Suncorp’s result is okay, with the strong market reaction a function of low embedded expectations.


Natural perils impacted profits, finishing the half year some $205m above expectations, which you can see quite clearly in the reported insurance trading result below. Netting out reserve releases leaves us with the underlying ITR, which showed reasonably good growth.

The market is clearly focusing on the strong ITR ratio, and breathed a sigh that the perils experience improved over November, December, and, based on management commentary, into January (recall that SUN had blown through the perils allowance by November).

It should be noted though that decreased motor claims associated with less travel / WFH due to COVID means we need an underlying measure that nets out the positive impact associated with COVID, which gives us the more modest 8% underlying ex COVID ITR.

Gross written premium growth was strong, comprising decent volume growth and price increases.

The strong pricing environment has come from the realisation that climate changes means greater frequency of loss (which requires the price of insurance to go up, over time) and the recognition that low bond yields means income from technical reserves and shareholder funds (the equity and predominantly bond portfolios) is going to be low, indeed, not especially meaningful.

Claims, loss ratios, expenses ratios returned to historical averages.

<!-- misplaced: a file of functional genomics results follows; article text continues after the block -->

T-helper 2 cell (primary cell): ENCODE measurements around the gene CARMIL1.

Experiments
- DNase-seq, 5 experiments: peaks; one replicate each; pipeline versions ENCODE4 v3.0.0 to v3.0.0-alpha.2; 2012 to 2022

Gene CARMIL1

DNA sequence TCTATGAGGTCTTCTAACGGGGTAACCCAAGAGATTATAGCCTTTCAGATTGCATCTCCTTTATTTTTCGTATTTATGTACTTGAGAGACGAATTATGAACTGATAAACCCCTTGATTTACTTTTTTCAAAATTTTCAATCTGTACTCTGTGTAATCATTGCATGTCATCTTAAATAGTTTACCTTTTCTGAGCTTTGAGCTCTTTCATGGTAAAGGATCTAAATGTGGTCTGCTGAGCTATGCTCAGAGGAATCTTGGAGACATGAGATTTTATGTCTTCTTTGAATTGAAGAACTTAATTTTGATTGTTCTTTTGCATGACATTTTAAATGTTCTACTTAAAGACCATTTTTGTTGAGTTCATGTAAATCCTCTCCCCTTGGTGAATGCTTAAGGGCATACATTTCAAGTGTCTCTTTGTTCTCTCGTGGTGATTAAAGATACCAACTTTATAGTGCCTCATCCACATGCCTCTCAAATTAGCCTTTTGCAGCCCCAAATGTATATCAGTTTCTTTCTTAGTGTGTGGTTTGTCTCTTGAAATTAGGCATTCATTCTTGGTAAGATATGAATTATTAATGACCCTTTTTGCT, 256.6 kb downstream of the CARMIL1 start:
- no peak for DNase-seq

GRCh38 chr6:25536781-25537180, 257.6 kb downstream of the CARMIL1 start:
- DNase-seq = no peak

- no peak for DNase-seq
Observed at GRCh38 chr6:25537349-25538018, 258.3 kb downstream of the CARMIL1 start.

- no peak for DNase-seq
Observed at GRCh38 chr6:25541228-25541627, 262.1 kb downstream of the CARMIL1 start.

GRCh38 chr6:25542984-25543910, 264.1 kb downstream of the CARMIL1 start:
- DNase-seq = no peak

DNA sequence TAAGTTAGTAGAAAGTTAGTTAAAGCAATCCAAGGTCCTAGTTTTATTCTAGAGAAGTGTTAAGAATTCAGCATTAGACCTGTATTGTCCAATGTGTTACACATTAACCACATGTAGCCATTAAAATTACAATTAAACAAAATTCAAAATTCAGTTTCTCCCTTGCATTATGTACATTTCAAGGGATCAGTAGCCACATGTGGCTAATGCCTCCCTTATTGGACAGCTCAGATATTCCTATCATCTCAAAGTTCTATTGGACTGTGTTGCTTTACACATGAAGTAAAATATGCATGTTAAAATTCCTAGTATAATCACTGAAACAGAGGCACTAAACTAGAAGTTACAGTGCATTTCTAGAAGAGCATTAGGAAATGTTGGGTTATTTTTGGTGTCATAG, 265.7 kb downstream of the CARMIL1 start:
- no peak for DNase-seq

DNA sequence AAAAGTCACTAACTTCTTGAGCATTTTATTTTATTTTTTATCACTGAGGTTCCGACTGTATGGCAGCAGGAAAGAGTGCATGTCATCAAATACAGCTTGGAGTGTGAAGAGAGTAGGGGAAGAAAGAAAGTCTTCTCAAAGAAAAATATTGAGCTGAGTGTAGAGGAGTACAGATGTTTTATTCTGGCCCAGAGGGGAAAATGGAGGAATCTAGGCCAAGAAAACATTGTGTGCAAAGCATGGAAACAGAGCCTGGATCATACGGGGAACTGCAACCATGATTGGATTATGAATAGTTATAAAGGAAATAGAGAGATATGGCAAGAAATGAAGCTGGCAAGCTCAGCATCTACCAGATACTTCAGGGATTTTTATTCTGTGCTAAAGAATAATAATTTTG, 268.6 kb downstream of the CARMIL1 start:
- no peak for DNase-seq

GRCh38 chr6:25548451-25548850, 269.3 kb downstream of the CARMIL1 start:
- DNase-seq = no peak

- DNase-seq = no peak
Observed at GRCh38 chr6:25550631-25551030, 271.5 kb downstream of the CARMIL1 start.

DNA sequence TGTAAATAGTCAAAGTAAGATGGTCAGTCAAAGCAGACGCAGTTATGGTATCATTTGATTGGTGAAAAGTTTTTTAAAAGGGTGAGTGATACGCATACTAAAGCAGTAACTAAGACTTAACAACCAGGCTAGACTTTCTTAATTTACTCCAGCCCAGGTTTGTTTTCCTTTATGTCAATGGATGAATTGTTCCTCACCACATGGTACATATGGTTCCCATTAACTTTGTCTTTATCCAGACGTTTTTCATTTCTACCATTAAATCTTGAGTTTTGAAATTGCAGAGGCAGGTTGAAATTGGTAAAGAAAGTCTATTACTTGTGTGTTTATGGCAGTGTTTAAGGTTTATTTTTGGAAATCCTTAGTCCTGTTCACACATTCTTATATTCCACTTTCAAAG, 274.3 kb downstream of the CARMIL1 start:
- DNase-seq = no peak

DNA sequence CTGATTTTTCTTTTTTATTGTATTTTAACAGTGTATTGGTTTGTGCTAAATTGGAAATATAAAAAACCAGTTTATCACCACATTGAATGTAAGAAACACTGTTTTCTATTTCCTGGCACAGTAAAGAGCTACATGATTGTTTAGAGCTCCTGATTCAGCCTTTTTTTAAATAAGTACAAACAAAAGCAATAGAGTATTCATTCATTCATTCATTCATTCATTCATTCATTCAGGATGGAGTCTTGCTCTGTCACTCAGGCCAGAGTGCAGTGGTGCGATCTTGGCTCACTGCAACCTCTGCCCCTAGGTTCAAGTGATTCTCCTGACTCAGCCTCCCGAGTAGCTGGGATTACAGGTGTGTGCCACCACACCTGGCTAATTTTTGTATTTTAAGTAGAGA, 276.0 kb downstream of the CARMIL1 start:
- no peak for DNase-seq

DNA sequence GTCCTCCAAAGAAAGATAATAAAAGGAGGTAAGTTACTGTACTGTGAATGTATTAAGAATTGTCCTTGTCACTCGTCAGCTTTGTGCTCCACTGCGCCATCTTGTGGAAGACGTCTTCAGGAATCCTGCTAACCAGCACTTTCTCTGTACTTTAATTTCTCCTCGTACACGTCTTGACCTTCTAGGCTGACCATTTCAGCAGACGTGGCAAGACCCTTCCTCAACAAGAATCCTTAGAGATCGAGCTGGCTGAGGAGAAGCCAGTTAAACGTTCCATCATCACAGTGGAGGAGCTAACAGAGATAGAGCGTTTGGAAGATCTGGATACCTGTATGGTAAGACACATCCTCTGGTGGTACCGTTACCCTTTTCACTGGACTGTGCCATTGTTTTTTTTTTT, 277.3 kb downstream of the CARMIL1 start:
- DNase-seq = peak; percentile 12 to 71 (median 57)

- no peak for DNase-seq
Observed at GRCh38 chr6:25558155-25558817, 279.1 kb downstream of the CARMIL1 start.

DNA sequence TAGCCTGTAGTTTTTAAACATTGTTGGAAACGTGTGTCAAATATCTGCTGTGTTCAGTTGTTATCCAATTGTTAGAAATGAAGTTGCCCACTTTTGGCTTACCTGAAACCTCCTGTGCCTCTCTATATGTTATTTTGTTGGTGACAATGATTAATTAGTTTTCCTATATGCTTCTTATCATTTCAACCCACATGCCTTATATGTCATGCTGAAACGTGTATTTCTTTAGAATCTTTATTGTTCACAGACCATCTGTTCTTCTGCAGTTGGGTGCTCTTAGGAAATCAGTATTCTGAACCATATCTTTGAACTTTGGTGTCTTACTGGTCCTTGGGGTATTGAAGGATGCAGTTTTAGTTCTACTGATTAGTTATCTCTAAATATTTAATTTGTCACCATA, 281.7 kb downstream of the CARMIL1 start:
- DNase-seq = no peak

The banking arm, to our mind, had a result that reflects the highly competitive environment, with NIM down 12bps over the half.

ANZ reported an underlying NIM down 5bps, citing structural headwinds to the industry, and WBC reported NIMs down 8bps. WBC’s NIM guidance was, to our mind, quite bearish, foreshadowing weaker NIMs over the remained of FY22.

CBA’s prior quarterly likewise highlighted strong NIM pressure, and overall, the industry is consistently pointing to pressure from higher exposure to lower spread fixed rate mortgages, the increased liquidity requirements (all the banks hold more high quality liquid assets today, than in years gone by) and the aforementioned competitive pressures.


However, expectations are low, and SUN’s current implied earnings trajectory appears to reflect the bearish NIM commentary (as it does for all the banks), whilst broker consensus appears to reflect the underlying insurance trading ratio (UITR) guidance of 10-12%, up from 8% currently.

Arguably, that, and the potential upside if interest rates move higher (resulting in higher income from the bond portfolio) reflects the investment case.

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